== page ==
Tag Archive for CFA

Media, Art, Graffiti, Technology Intersect in New Zilkha Gallery Exhibit

Artist Evan Roth's work occupies the irregular zone at the intersection of free culture with popular culture, where viral media meets art, and graffiti connects with technology. From Feb. 5-March 2, Roth's "Intellectual Property Donor," is on display in the Center for the Art's Ezra and Cecile Zilkha Gallery. Ginger Gregg Duggan and Judith Hoos Fox of c², curatorsquared, co-curated the exhibit.

Artist Evan Roth’s work occupies the irregular zone at the intersection of free culture with popular culture, where viral media meets art, and graffiti connects with technology. From Feb. 5-March 2, Roth’s “Intellectual Property Donor,” is on display in the Center for the Art’s Ezra and Cecile Zilkha Gallery. Ginger Gregg Duggan and Judith Hoos Fox of c², curatorsquared, co-curated the exhibit.

The images, objects and experiences in the exhibition Intellectual Property Donor suggest a new way to exist within the current environment shaped by our participation in an increasingly cyber and global world, yet grounded in our need for materiality and personal connections. Pictured is Compilation, 2014, a single channel video.

The images, objects and experiences in the exhibition Intellectual Property Donor suggest a new way to exist within the current environment shaped by our participation in an increasingly cyber and global world, yet grounded in our need for materiality and personal connections. Pictured is Compilation, 2014, a single channel video.

CFA Receives Doris Duke Foundation’s Grant Award for Adaptability

Pamela Tatge

Pamela Tatge

The Center for the Arts received an unsolicited national grant award of $400,000 from the Doris Duke Charitable Foundation in November 2013. The CFA is one of five arts organizations that will receive a total of $3.5 million in funding to help further develop long-term capacity to respond to changing conditions in the performing arts sector and the world at large, including those related to demographics, audience behavior and the impact of technology.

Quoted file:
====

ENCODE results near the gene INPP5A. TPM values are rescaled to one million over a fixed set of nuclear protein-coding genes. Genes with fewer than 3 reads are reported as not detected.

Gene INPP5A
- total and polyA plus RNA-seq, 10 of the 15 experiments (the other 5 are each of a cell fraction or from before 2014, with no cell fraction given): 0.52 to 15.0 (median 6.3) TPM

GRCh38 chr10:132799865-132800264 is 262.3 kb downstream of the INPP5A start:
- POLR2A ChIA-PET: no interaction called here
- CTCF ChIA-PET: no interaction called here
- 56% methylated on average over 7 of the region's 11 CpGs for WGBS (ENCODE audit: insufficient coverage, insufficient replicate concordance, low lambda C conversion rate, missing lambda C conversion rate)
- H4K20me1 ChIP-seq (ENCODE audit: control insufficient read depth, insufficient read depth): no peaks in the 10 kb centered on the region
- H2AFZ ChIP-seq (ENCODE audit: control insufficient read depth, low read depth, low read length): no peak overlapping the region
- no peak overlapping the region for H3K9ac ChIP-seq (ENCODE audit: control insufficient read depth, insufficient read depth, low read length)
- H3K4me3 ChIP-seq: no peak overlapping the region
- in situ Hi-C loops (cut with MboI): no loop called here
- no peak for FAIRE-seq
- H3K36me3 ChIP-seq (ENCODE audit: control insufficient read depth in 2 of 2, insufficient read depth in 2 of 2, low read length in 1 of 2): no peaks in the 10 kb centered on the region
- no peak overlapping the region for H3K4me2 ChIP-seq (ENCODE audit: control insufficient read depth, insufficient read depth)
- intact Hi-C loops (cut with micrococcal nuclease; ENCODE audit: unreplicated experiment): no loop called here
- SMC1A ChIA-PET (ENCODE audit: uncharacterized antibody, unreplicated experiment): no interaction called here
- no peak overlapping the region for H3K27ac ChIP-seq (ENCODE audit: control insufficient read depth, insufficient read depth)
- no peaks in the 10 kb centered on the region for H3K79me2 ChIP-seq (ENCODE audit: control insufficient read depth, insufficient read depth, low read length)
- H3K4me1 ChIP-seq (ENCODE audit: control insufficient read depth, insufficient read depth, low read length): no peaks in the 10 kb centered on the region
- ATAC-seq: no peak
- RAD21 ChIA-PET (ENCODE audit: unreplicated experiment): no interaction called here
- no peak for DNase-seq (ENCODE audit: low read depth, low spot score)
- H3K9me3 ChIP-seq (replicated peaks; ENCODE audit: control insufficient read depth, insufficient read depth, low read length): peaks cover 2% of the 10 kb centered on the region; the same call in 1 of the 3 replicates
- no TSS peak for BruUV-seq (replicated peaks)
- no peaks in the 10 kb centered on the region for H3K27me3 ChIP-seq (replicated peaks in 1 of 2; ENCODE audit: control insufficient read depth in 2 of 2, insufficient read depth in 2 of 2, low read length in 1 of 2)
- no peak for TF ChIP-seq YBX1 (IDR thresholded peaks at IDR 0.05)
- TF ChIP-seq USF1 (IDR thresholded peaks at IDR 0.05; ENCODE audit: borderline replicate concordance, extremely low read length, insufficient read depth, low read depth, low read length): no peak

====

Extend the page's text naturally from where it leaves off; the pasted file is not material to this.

The grants were not open for application. Instead, an anonymous panel identified five organizations that have demonstrated a sustained appetite to innovate and experiment in ways that inform and lead their respective fields. Each organization will go through an organizational self-analysis, followed by an external assessment. Then they will develop and implement strategies and tactics to best enhance their long-term capacity to adapt.

The grantees will receive support over a period of up to four years. Appropriate uses of this money include, but are not limited to, staff expansion, creation of capital reserves, professional development, technology, board and staff retreats, convenings and consultants.

Pamela Tatge, director of the Center for the Arts, said the CFA staff is honored to be recognized. “This grant will allow us to lay the groundwork for continued innovation and exciting programs that serve the campus and community, and advance the creativity of Wesleyan faculty and students and the talented artists we bring to campus,” she said.

The mission of the Doris Duke Charitable Foundation is to improve the quality of people’s lives through grants supporting the performing arts, environmental conservation, medical research and the prevention of child abuse, and through preservation of the cultural and environmental legacy of Doris Duke’s properties. The Foundation’s Arts Program focuses its support on contemporary dance, jazz and theater artists, and the organizations that nurture, present and produce them.